After checking my ovaries, Dr. Trussmeyer helped me sit up, then sat down on her stool with her laptop on her knees. In her quiet voice she told me she was going to give me a lot of information, and that it was going to seem like a blur. She told me if I had any questions later to feel free and call in. As she carefully ran down the list of things she needed to share with me, I wondered what she must think of me. When she said, “The first question that is often asked in this situation is why it happened,” I looked at her and said wryly, “There’s no answer is there?”She smiled back and shook her head. “No, there isn’t.” I was smiling, I was chatting. I wasn’t crying. I was sure she thought I was crazy.
Looking back I realize she likely understood completely. She’s been an OB for nearly a decade and in that amount of time I’m sure she’s had to tell more than her share of women that their babies were no longer living. She’s probably seen any and every reaction possible. I think what I was truly wondering was what was wrong with me that I wasn’t more upset than I was.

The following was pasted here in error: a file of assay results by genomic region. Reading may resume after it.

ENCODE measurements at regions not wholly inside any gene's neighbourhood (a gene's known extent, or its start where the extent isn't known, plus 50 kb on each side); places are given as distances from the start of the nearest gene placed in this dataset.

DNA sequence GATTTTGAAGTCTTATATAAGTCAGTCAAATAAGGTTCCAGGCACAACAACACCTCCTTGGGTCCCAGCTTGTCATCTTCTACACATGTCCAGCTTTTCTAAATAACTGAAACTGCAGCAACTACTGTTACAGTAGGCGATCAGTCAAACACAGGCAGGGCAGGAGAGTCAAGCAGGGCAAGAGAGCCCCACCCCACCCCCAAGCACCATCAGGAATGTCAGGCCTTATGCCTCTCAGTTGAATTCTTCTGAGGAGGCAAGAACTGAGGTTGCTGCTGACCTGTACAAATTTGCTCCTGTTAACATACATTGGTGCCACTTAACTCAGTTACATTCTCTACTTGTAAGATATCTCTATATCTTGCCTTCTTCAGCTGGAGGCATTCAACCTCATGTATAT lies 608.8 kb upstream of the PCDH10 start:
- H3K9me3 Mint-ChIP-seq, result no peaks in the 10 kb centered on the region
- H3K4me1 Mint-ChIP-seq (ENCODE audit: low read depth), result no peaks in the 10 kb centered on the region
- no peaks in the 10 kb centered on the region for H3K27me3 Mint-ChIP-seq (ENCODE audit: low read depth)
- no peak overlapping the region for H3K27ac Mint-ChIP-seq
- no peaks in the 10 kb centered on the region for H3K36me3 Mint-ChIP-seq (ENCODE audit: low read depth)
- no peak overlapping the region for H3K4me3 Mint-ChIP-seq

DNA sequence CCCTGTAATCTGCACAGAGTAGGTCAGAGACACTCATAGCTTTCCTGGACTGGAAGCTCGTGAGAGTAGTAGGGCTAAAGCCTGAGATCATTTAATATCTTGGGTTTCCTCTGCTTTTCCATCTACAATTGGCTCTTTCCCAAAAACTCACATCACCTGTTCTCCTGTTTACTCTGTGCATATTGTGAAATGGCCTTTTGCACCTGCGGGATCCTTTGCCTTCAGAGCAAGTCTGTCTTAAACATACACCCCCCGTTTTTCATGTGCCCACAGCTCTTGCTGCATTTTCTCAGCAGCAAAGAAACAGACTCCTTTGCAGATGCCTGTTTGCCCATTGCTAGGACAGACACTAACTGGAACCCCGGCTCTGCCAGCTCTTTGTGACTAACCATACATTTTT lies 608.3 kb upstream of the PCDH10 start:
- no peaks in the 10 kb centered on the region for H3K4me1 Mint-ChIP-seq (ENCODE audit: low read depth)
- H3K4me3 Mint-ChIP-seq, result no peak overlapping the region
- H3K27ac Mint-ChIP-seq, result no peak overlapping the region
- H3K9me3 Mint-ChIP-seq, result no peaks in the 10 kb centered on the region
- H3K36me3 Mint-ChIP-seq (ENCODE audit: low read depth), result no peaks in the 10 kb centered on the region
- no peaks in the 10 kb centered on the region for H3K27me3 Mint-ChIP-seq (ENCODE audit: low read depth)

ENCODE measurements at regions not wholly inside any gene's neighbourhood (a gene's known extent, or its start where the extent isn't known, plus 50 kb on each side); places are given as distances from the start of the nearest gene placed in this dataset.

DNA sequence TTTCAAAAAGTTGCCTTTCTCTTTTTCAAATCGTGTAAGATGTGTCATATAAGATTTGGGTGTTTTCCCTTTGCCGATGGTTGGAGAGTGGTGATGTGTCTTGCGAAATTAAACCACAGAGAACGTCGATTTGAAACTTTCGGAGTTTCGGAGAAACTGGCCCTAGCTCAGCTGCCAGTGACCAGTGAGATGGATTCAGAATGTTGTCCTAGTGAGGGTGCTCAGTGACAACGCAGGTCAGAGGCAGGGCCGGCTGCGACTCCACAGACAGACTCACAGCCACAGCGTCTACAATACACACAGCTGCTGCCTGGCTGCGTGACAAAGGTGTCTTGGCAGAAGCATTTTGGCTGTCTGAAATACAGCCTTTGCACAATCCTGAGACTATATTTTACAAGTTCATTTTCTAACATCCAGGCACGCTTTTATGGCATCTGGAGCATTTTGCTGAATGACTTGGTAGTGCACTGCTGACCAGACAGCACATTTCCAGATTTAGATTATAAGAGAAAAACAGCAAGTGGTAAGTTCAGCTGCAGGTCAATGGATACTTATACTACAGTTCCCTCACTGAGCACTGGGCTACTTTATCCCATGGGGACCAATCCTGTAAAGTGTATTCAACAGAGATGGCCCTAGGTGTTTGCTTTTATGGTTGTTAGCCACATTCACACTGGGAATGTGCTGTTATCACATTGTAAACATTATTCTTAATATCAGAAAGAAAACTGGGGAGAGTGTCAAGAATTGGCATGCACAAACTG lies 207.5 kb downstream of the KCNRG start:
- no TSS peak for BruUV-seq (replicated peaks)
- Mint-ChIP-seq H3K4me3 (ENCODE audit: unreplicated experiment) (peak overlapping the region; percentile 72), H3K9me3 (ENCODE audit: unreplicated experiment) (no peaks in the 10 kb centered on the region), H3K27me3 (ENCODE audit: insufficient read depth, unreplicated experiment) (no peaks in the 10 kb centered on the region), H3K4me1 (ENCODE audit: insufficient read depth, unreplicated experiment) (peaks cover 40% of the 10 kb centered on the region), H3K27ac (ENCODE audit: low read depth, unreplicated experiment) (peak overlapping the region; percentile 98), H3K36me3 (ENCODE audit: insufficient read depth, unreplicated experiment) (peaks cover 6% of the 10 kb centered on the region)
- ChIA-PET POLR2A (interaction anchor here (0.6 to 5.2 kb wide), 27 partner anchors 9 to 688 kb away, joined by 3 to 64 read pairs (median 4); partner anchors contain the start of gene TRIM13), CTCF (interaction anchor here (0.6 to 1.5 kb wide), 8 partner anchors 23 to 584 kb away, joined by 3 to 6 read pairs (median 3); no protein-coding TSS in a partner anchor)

She told me to come back in two weeks for a follow-up. I got dressed and left the exam room.
At the checkout desk the receptionist pulled up her calendar, assuming (understandably) that I’d be coming back in a month. “Okay, we have your appointment set up for next week for the lab work…let’s look at next month,” she said, clicking away.
“Actually, I need to cancel that appointment next week and make one for two weeks from now.”
“Oh, no problem, we can reschedule.”
“No, this is a different appointment…”
There was a mother and daughter standing next to me at the counter, waiting their turn to check out. I wasn’t ready to admit to anyone that I had lost my baby, and I certainly wasn’t willing to blurt it out for the first time to an unfriendly receptionist at a doctor’s office I’d never been in before and some strangers who happened to be within listening range. I didn’t know what to say.
The receptionist looked up, confused. “Oh, okay…” she looked back at her calendar. “You’ll need to see Dr. Trussmeyer again, then?” When I conceded, she seemed to catch on. The appointment was made and I walked out of the building, still carrying that pastel pink bag of paraphernalia that no longer meant anything to me.
* Not their real names